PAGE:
The strangeness of modern physics has sparked several popular books--such as The Tao of Physics--that explore its affinity with Eastern mysticism. But the founders of quantum mechanics were educated in the classical traditions of Western civilization and Western philosophy. In Nature Loves to Hide, physicist Shimon Malin takes readers on a fascinating tour of quantum theory--one that turns to Western philosophical thought to clarify this strange yet inescapable explanation of reality. Malin translates quantum mechanics into plain English, explaining its origins (...)
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  9. E. F. Carritt (1931/1976). Philosophies of Beauty From Socrates to Robert Bridges: Being the Sources of Aesthetic Theory. Greenwood Press.
  10. I. M. Crombie (1962). An Examination of Plato's Doctrines. New York, Humanities Press.
    ... all probability, Plato's own statement; made indeed to be read by friends in Syracuse in explanation of the role he had played ...
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  11. Simplicius (1995). On Aristotle on the Soul 1.1-. Duckworth.
  12. Alexander (1999). On Aristotle's "Prior Analytics". Cornell University Press.
  13. Sarah Broadie (1991). Ethics with Aristotle. Oxford University Press.
    In this incisive study Sarah Broadie gives an argued account of the main topics of Aristotle's ethics: eudaimonia, virtue, voluntary agency, practical reason, akrasia, pleasure, and the ethical status of theoria. She explores the sense of "eudaimonia," probes Aristotle's division of the soul and its virtues, and traces the ambiguities in "voluntary." Fresh light is shed on his comparison of practical wisdom with other kinds of knowledge, and a realistic account is developed of Aristototelian deliberation. The concept of pleasure as (...)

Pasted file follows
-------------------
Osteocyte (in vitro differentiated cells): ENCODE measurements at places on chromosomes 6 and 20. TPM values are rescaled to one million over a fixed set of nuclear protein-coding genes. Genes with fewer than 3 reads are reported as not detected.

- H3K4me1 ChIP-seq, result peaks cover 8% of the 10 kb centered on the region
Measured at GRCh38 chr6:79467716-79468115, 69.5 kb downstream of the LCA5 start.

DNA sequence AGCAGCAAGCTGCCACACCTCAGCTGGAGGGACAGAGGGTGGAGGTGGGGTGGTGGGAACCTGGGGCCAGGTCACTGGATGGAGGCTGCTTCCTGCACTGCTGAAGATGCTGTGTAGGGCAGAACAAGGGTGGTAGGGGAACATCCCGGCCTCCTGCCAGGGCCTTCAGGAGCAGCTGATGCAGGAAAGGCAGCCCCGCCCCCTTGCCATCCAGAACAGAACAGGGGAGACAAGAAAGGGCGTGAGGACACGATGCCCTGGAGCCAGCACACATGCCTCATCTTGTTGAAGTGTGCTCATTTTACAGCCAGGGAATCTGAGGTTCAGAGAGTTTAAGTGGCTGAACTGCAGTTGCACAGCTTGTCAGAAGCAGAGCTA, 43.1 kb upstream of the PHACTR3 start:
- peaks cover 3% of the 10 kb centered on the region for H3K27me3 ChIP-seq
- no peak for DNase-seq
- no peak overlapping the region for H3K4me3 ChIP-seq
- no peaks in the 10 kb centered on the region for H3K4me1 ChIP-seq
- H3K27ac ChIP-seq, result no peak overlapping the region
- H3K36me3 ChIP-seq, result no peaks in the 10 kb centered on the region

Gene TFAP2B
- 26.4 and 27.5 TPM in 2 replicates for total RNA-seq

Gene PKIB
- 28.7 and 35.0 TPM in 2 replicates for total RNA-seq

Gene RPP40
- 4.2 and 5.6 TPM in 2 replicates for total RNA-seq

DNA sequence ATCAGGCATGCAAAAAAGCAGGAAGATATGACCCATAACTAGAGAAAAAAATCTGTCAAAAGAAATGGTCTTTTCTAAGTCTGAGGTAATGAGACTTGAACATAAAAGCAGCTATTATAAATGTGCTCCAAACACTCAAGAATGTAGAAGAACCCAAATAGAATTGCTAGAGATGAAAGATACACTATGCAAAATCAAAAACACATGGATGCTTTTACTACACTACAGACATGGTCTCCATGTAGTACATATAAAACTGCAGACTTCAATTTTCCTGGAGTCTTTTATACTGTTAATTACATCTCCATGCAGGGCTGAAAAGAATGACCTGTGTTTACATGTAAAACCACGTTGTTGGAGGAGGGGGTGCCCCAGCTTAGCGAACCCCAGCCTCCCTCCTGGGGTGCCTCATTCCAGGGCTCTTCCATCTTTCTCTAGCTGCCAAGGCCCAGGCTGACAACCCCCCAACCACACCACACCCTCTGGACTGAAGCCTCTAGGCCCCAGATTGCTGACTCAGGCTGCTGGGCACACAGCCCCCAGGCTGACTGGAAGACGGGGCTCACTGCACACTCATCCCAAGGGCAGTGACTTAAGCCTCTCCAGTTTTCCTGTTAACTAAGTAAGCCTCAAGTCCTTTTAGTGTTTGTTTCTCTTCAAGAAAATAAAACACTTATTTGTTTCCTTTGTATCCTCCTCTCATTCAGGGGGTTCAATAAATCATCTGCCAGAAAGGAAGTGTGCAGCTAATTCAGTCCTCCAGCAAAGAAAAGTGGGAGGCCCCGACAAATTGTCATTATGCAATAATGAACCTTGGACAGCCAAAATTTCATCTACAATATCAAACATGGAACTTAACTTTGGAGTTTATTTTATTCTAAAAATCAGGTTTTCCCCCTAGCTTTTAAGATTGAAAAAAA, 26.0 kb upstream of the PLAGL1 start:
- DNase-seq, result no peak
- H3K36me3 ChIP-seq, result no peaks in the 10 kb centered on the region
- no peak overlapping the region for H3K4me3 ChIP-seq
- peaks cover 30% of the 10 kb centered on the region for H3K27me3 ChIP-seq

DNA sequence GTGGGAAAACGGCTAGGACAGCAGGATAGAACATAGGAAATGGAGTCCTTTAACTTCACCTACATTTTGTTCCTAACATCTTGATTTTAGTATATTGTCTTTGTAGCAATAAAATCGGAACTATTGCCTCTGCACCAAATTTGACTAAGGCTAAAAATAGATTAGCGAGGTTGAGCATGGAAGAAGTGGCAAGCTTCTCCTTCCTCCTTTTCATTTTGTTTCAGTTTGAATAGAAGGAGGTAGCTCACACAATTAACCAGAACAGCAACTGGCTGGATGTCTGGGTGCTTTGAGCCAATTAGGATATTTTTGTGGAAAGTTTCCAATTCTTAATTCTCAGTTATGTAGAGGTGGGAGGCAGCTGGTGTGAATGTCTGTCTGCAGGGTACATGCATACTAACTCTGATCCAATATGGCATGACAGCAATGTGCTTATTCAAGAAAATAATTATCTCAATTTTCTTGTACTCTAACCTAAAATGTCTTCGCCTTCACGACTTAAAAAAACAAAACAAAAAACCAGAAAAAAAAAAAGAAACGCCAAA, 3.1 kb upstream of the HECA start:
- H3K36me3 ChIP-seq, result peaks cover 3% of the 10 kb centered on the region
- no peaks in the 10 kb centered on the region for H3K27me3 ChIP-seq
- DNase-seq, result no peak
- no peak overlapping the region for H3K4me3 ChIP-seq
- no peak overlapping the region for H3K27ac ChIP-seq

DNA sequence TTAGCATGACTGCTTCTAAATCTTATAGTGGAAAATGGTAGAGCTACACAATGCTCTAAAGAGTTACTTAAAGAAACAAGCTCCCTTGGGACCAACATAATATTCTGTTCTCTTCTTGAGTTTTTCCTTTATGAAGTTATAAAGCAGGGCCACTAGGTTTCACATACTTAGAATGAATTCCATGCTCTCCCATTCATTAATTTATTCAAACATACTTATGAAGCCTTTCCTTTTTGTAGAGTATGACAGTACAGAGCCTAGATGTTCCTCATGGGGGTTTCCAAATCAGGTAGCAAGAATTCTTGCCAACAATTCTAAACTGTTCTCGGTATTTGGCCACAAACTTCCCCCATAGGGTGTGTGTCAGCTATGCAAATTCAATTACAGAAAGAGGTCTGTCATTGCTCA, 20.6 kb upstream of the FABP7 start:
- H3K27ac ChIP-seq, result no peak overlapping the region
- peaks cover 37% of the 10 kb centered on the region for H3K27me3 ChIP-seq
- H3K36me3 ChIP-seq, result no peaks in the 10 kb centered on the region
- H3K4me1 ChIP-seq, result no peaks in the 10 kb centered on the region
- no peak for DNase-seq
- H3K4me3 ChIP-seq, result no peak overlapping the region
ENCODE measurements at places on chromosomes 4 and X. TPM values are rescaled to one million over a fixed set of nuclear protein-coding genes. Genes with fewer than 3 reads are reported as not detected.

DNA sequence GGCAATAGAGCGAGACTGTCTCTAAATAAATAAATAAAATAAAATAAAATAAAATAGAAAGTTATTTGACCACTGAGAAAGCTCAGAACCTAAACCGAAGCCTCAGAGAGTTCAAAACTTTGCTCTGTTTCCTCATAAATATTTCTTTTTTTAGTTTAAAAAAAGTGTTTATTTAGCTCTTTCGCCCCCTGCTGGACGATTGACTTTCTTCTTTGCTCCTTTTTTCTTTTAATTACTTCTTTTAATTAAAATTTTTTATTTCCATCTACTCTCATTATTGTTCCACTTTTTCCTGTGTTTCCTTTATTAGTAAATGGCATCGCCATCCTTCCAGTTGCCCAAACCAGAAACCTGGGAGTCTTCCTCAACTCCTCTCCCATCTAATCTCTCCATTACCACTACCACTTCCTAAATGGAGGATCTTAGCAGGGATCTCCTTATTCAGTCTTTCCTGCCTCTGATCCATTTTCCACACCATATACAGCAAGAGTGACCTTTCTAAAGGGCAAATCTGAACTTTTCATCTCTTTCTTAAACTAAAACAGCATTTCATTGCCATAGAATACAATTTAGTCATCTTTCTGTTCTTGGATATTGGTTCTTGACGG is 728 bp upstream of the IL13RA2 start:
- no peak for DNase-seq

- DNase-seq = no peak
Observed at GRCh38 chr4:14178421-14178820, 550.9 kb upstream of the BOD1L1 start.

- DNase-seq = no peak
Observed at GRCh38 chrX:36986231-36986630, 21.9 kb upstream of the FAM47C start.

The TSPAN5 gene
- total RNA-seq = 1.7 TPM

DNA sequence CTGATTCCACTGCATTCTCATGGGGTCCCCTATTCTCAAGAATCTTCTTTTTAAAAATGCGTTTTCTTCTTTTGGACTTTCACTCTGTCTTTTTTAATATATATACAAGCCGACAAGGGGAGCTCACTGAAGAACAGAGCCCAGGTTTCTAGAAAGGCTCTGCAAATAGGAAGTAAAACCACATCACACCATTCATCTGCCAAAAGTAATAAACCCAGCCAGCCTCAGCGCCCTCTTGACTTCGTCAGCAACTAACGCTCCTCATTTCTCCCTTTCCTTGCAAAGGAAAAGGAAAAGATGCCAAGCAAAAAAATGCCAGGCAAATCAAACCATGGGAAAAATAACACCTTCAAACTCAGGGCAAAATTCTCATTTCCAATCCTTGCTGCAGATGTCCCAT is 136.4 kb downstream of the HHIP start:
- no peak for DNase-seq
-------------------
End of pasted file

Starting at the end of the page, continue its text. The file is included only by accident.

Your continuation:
14. Ruth Weintraub (1997). The Sceptical Challenge. Routledge.
    Skepticism gives a pessimistic reply to questions on whether we really know the things we think we know, and whether our beliefs are reasonable. The theoretical and practical difficulties presented by the skeptical challenge--in that the skeptical life cannot be lived, and the doctrine seems self-defeating--are in fact superficial, according to Ruth Weintraub. Her study looks at several famous skeptical arguments of Descartes, Hume, and the ancient Greek skeptic, Sextus Empiricus. She argues that by drawing on philosophy, rather than science, (...)
  15. Rosamond Kent Sprague (1976). Plato's Philosopher-King: A Study of the Theoretical Background. University of South Carolina Press.
  16. G. C. Field (1969). The Philosophy of Plato. London, Oxford U.P..
  17. David Bolotin (1979). Plato's Dialogue on Friendship: An Interpretation of the Lysis, with a New Translation. Cornell University Press.
  18. Donald Palmer (2009). Looking at Philosophy: The Unbearable Heaviness of Philosophy Made Lighter. Mcgraw-Hill.